Gideon Oliver [Sept. 22 at 11:04pm]:

I loved Elizabeth Fink very much and was lucky to have her as a mentor and friend. Beyond that, I don't have words about this yet.

Gideon Oliver [Sept. 22 at 11:35pm]:

Starting at :45 - Elizabeth Fink on the courthouse steps, spitting fire and speaking truth to power: Woman linked to Al-Qaida won't answer attempted murder charges in US.

Lamis Deek [Sept. 23 at 2:11am]:

She was also more beautiful than she knew, more beautiful than the world wanted her to be. Good night dear Elizabeth Fink.

Nancy Alisberg [Sept. 23 at 8:02am]:

So sad to hear of the death of Elizabeth Fink. Friend, mentor, neighbor.

Cynthia Skow [Sept. 23 at 9:07am]:

The world lost a true warrior for justice yesterday and I lost a hero. Elizabeth Fink, rest in power!

Lamis Deek [Sept. 23 at 11:53am]:

Few, far too few, people lived with the integrity Elizabeth Fink did . . . her love was active, full and given to those who need it most in ways that really count. Her life, her practice was ruled by the most important rules "if you're OK, I'm OK" and "Dare to struggle dare to win." She was a school unto herself.

Farewell fallen comrade and teacher.

Fahd Ahmed [Sept. 23 at 1:14pm]:

I'm not big on hero-izing people.

But Elizabeth Fink was one of those people who changed me forever within a few minutes.

I was lucky to have been trained to be a lawyer "on your own terms" (ie. don't let the system define who you are and what you do). But I really learned what it meant within a few minutes of meeting Liz, and definitely the first time I saw her in court. From how she walked about, where she scattered (very intentionally) her belongings, how she talked to court officers and judges, etc. Absolutely outrageous woman. And I absolutely loved it.

It was a measured "fuck you and your whole damn system" approach, while making sure to keep the client at center. Tremendous fierceness against the system and tremendous love and care for the people.

A genuine peoples lawyer who understood the nexus of her work with mass movements.

It was an honor to know you, and to work with you. And I forever take what I learned into all of my work beyond lawyering.

You and your fire will be missed.

Pat Rowbotton [Sept. 23 at 2:53pm]:

Liz fought hard with brilliance and creativity. Saw the Ohio 7 to freedom - no one ever fought as hard or won as much.

Meg Handler [Sept. 24 at 10:06am]:

'Dare to struggle; dare to win.' - Elizabeth Fink

This week, we lost one fierce lady. Liz was tough, brilliant and funny and she committed her life to fighting social injustice. I knew Liz thru her brother Larry. She was like family to me. When 800 of us were wrongfully arrested during the RNC in 2004, and I was asked if I had a lawyer who could be called, I said Liz Fink. It turned out Liz and a few other civil rights lawyers were already down in the courtroom arguing for our release. At that moment I knew I was in good shape, that myself and the other wrongfully arrested, would be taken care of. It took 10 years . . . and in the end, it did get taken care of. 10 years was nothing for the likes of Liz, she fought for the Attica inmates for 25 years. She always fought the good fight. She will be missed by many.

Susan Slovak [Sept. 24 at 11:28am]:

She was always gutsy and brave, even in high school. I so admired her integrity and intelligence, even then. She will be so very very missed.

Gideon Oliver [Sept. 24 at 5:27pm]:

Elizabeth Fink accepting the proclamation and a key to the city of Venice, Italy, for the return of Silvia Baraldini. From Michael Deutsch's article "Frank and Liz" published in the National Lawyers Guild - NYC Chapter 2006 Spring Fling Journal. PRESENTE.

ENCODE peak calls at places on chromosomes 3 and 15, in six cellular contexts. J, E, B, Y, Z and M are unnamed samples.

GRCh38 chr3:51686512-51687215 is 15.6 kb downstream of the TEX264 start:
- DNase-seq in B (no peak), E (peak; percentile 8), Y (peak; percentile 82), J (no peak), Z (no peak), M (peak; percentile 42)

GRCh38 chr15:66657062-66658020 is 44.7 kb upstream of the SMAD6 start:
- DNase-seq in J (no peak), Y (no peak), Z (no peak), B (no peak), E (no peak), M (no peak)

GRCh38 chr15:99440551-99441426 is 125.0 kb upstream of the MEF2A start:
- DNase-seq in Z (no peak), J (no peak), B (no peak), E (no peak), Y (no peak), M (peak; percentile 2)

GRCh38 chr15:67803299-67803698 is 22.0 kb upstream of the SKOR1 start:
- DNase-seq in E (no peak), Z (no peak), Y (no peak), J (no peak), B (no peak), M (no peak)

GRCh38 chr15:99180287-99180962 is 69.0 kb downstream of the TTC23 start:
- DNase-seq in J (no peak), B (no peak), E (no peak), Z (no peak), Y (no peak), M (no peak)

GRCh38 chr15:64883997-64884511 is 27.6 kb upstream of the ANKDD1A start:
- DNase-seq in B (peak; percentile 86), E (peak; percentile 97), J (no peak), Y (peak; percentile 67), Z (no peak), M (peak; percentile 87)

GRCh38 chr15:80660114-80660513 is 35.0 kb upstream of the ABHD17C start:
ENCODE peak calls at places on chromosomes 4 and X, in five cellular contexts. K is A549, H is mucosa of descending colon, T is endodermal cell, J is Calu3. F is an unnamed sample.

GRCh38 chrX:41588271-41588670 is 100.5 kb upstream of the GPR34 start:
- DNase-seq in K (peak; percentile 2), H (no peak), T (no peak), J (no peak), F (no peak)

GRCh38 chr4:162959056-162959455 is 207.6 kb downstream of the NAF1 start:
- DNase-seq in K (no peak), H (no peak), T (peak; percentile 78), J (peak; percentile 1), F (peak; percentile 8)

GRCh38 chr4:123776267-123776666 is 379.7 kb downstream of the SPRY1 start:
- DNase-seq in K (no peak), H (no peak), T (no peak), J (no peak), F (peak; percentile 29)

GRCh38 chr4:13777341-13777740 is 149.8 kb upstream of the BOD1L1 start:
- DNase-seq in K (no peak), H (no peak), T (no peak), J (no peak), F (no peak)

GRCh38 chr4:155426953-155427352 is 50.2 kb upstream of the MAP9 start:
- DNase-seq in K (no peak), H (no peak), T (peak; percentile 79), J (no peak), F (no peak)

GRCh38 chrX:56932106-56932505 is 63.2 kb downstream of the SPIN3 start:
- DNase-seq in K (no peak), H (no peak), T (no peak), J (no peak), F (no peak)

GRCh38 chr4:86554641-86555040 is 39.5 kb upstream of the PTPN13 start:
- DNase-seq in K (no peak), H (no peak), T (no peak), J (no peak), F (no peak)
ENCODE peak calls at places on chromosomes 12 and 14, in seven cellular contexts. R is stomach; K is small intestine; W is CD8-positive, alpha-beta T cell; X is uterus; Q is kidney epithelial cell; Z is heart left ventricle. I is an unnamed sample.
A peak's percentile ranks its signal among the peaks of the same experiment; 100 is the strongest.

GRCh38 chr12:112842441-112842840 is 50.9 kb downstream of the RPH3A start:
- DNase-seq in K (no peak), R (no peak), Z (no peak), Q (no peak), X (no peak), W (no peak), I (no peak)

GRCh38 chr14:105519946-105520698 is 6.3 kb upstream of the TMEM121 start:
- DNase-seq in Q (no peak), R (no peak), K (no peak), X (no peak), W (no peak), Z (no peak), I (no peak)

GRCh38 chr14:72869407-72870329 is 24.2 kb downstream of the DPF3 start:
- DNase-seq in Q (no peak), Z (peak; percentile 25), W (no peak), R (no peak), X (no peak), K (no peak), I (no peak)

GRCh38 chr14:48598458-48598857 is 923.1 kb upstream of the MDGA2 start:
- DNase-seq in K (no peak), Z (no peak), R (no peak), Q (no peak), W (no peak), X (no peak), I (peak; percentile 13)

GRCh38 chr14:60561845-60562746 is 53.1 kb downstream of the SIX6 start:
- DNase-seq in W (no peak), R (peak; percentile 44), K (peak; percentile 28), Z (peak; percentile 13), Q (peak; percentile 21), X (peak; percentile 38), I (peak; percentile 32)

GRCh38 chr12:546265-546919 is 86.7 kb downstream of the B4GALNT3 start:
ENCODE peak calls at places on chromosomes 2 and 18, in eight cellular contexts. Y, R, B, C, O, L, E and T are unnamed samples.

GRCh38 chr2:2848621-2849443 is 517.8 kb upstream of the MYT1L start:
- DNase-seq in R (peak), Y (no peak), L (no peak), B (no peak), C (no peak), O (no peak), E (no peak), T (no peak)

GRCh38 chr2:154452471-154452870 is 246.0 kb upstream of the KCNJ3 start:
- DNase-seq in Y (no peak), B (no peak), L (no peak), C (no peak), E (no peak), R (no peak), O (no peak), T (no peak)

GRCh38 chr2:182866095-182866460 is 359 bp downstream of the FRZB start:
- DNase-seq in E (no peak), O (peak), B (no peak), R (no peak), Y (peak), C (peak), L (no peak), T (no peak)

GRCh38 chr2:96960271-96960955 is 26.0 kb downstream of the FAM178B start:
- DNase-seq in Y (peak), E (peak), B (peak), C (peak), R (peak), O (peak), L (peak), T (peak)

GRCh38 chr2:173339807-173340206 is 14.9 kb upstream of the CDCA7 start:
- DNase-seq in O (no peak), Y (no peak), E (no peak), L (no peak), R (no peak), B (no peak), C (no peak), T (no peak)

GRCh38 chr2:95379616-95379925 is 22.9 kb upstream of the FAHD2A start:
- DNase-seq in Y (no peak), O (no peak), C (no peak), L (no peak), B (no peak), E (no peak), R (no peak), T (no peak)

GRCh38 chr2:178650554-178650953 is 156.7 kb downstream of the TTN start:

Gideon Oliver [Sept. 24 at 5:35pm]:

Elizabeth Fink talking about the Ohio 7 trial and a whole lot more - "Hundreds of law enforcement personnel from across the Northeast came to campus and protested the event the evening it took place. . . ." - h/t Michael Deutsch: Part 4 "The Great Sedition Trial" issues from the trial 11.12.09.

Rachel J-s [Sept. 25 at 12:41am]:

My mom's best friend Elizabeth Fink died this week. I knew her my whole life, from vivid memories of her not letting me win at monopoly when I was 6, to giving me the keys to her apartment when I moved to New York City when I was 20. She was insanely generous with me and many other people, a wealth of historical knowledge about the American left, and taught me about serious, delicious food, before foodie was a term. I really can't quite believe she won't be opening her apartment door, suggesting something amazing for lunch and telling me to take her dog for a walk, the next time I'm in Brooklyn.

Debbie Hrbek [Sept. 25 at 7:10am]:

Please watch, and share, this powerful presentation by my mentor, the wonderful Elizabeth Fink, who died on Tuesday. Such an inspiration to young lawyers about the importance of fighting the good fight. [Second link to Part 4 "The Great Sedition Trial" issues from the trial 11.12.09.]

Gideon Oliver [Sept. 25 at 3:54pm]:

Long, amazing, and worthwhile interview w/ Elizabeth Fink from Black Panther doc "What We Want, What We Believe" posted to Robert Boyle's page - It's amazing to hear Liz talk about Dhoruba Bin-Wahad - this is history everyone should know, and just a ton of Liz being Liz - YouTube.

Carmen Jeannette Levasseur [Sept. 25 at 9:30pm]:

Liz Elizabeth Fink drove my sisters and I to and from family visits for years. She was a grounded force in a time of chaos. She always let me sit in front.

Bobby Quackenbush [Sept. 25 at 9:45pm]:

"Jeopardizing the Republic. I think I'd like that on my tombstone." - Elizabeth Fink

Ben Feinberg-Gerner [Sept. 25 at 11:35pm]:

Elizabeth Fink at her finest: fiery, passionate, deeply funny. Ever the watchwoman for the Constitutional protections we all have -- even when our government would rather overlook them in the name of policy or expedience.

The details of the case in question make her speech a bit tricky to follow, but what matters here in the underlying message and Liz's passion for justice. [Third link to Part 4 "The Great Sedition Trial" issues from the trial 11.12.09].

Edward Hershey [Sept. 26 at 2:05am]:

Usually glad to see The New York Times quote a passage of mine but not this time because it is at the end of Elizabeth Fink's obituary. I met Liz in Buffalo in 1974 when I covered the trial of 2 inmates charged with inciting the Attica Prison insurrection. She was on the defense team. She returned for her 40th Reed College reunion and I profiled her in the alumni magazine Still Fighting]. She was true to her principles every step of the way.

Finally, here's a recent photo, from an interview Mike Hull filmed:

Elizabeth Fink 2015